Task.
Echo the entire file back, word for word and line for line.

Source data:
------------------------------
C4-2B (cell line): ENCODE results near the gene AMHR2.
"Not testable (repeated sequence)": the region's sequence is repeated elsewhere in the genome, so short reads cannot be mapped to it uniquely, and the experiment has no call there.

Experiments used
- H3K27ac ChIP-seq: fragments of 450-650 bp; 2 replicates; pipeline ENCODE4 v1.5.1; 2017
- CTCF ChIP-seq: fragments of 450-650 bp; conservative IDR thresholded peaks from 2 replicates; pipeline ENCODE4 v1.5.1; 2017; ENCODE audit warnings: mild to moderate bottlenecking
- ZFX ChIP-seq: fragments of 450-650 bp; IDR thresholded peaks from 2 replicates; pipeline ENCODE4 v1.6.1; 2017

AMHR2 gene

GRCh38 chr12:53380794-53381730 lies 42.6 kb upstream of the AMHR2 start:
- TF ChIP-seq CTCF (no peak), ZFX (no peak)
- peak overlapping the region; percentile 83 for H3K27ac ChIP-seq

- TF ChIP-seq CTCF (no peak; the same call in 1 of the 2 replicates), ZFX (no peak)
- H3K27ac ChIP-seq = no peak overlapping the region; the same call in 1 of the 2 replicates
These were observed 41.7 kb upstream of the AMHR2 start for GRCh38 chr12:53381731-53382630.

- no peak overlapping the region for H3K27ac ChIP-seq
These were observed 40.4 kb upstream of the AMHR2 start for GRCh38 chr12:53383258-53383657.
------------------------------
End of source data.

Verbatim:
C4-2B (cell line): ENCODE results near the gene AMHR2.
"Not testable (repeated sequence)": the region's sequence is repeated elsewhere in the genome, so short reads cannot be mapped to it uniquely, and the experiment has no call there.

Experiments used
- H3K27ac ChIP-seq: fragments of 450-650 bp; 2 replicates; pipeline ENCODE4 v1.5.1; 2017
- CTCF ChIP-seq: fragments of 450-650 bp; conservative IDR thresholded peaks from 2 replicates; pipeline ENCODE4 v1.5.1; 2017; ENCODE audit warnings: mild to moderate bottlenecking
- ZFX ChIP-seq: fragments of 450-650 bp; IDR thresholded peaks from 2 replicates; pipeline ENCODE4 v1.6.1; 2017

AMHR2 gene

GRCh38 chr12:53380794-53381730 lies 42.6 kb upstream of the AMHR2 start:
- TF ChIP-seq CTCF (no peak), ZFX (no peak)
- peak overlapping the region; percentile 83 for H3K27ac ChIP-seq

- TF ChIP-seq CTCF (no peak; the same call in 1 of the 2 replicates), ZFX (no peak)
- H3K27ac ChIP-seq = no peak overlapping the region; the same call in 1 of the 2 replicates
These were observed 41.7 kb upstream of the AMHR2 start for GRCh38 chr12:53381731-53382630.

- no peak overlapping the region for H3K27ac ChIP-seq
These were observed 40.4 kb upstream of the AMHR2 start for GRCh38 chr12:53383258-53383657.